I recently went to see the play “1984” put on by the Aquila Theatre company of New York. It is a fantastic and moving play depicting a dystopian society where “Big Brother” is always watching, and I couldn’t help but think, “This all seems so familiar.”
The book that many of us read in high school never seemed so real until I saw it acted out on stage. From the play, I noticed some startling similarities between Orwell’s chilling world and today’s American society.
One of the most threatening similarities between “1984” and our current culture is the notion that thought is a crime. While we may not have Thought Police lurking in the streets and watching our every move through a telescreen, we do have universities passing hate speech codes. These codes are created to limit hate speech on campus –– speech that some say hinders academic freedom because women and minority groups are subject to distracting slander.
Colleges and universities that create speech codes not only limit speech in the public sphere, but they also cause students to self-censor. Rather than bringing sensitive subjects to light for debate, some students bite their tongue, flying under the radar until they can voice their opinions elsewhere.
The Foundation for Individual Rights in Education, a group focused on maintaining First Amendment liberties on college campuses, published a 2018 list of the worst colleges for free speech. Among the top 10 were DePaul University in Chicago, Texas State University in San Marcos, Texas, and University of California in Berkeley. Citing violations of free speech rights by administrators, its list included students censored for political speech on the right and left. Although Ole Miss did not make the cut, we are not innocent.
The culture on our campus parallels the dystopian society in “1984.” While many find the movement of the Confederate monument from the Circle a moot point, its removal shows that we are not respecting the lessons learned from history.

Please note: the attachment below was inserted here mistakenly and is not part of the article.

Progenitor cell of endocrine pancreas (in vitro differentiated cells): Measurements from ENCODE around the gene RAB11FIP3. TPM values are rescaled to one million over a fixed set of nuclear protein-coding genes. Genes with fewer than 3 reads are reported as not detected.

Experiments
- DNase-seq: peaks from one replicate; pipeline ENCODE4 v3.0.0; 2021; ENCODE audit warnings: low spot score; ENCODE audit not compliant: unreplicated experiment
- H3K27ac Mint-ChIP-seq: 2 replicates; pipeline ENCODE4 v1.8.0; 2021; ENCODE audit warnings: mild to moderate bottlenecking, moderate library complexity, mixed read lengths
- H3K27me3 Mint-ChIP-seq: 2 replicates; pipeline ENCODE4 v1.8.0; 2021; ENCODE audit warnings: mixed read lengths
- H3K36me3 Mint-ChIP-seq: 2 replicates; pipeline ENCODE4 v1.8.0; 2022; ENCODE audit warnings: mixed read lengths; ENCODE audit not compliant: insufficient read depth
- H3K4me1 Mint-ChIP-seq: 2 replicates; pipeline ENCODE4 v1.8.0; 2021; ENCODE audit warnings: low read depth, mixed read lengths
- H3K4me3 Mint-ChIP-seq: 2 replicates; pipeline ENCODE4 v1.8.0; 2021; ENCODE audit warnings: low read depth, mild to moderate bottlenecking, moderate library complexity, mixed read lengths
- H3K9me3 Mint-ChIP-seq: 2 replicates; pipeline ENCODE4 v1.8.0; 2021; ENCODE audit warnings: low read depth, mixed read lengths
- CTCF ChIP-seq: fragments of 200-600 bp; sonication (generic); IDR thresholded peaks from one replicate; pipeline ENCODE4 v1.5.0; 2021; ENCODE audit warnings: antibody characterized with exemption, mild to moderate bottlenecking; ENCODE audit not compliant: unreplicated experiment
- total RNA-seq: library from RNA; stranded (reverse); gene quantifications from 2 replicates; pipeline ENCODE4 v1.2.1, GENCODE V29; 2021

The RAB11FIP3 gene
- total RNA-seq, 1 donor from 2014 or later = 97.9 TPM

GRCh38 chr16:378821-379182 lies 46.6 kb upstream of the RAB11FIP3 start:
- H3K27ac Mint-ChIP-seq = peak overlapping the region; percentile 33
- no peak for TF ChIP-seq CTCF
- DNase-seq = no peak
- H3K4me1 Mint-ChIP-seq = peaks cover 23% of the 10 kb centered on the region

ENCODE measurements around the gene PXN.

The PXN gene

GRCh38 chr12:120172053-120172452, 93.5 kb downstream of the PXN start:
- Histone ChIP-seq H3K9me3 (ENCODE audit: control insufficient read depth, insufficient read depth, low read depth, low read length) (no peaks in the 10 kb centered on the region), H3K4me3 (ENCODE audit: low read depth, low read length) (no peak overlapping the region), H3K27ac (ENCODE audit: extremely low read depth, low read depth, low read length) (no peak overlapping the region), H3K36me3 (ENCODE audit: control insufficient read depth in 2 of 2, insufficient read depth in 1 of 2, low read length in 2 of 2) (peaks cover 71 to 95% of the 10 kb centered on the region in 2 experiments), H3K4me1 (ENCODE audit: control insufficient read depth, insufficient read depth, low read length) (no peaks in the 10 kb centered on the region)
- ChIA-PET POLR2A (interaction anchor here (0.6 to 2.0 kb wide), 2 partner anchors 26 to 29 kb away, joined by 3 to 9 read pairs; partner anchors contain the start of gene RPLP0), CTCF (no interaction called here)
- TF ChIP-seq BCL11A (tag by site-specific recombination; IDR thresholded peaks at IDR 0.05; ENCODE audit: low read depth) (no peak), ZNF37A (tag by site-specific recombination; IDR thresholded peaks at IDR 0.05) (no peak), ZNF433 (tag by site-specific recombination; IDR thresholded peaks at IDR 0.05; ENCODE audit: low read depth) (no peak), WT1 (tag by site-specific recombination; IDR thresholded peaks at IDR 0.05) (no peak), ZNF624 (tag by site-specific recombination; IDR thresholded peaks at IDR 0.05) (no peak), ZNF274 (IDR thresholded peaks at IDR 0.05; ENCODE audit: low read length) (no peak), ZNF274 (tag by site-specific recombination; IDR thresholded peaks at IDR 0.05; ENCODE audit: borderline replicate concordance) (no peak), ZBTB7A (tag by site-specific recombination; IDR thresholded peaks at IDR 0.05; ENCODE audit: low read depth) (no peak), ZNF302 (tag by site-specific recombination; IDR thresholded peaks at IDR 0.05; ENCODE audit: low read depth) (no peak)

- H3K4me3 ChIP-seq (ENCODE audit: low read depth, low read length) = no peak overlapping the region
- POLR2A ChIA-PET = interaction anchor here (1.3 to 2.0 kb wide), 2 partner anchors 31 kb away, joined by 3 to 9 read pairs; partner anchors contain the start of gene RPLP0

The Civil War points to how deep divisions can lead to the destruction of our great nation, but it also shows how far our country has come in valuing the lives of all people. The monument in the Circle reminds us of these hard truths and propels us forward in creating unity and friendship.
Like Big Brother in “1984,” we are whitewashing history, removing the parts that we don’t like for the benefit of those in power. When the tides of war shifted in Orwell’s story, Big Brother had people rewrite history to reflect what was happening in the present. It seemed that what happened in the present had always occur and will persist throughout time, even if something had changed.
The same is happening today, though on a much smaller scale. The main character of “1984,” Winston Smith, says it best: “who controls the past controls the future.” There may be legitimate arguments on both sides of the debate regarding the monument, but in any case, we cannot learn history if we rewrite it.
Luckily, our times are not as bad at least not yet, but how long until “1984” becomes a reality? How long until we lose the principles that this country was founded upon in the name of “social liberation”? The culture of today has become Godless and is destroying everything that does not conform to its beliefs.
Beware of the dangers of Big Brother, also known as big government. It is our duty to restore ideas such as free speech, limited government and free enterprise. The solutions to our problems do not lie with a few elites put in charge of society, but in our actions as individuals to help our fellow man. Protect the rights of your neighbor and our society will be spared from the fate “1984” threatens.
Lauren Moses is a junior economics and political science major from Coppell, Texas.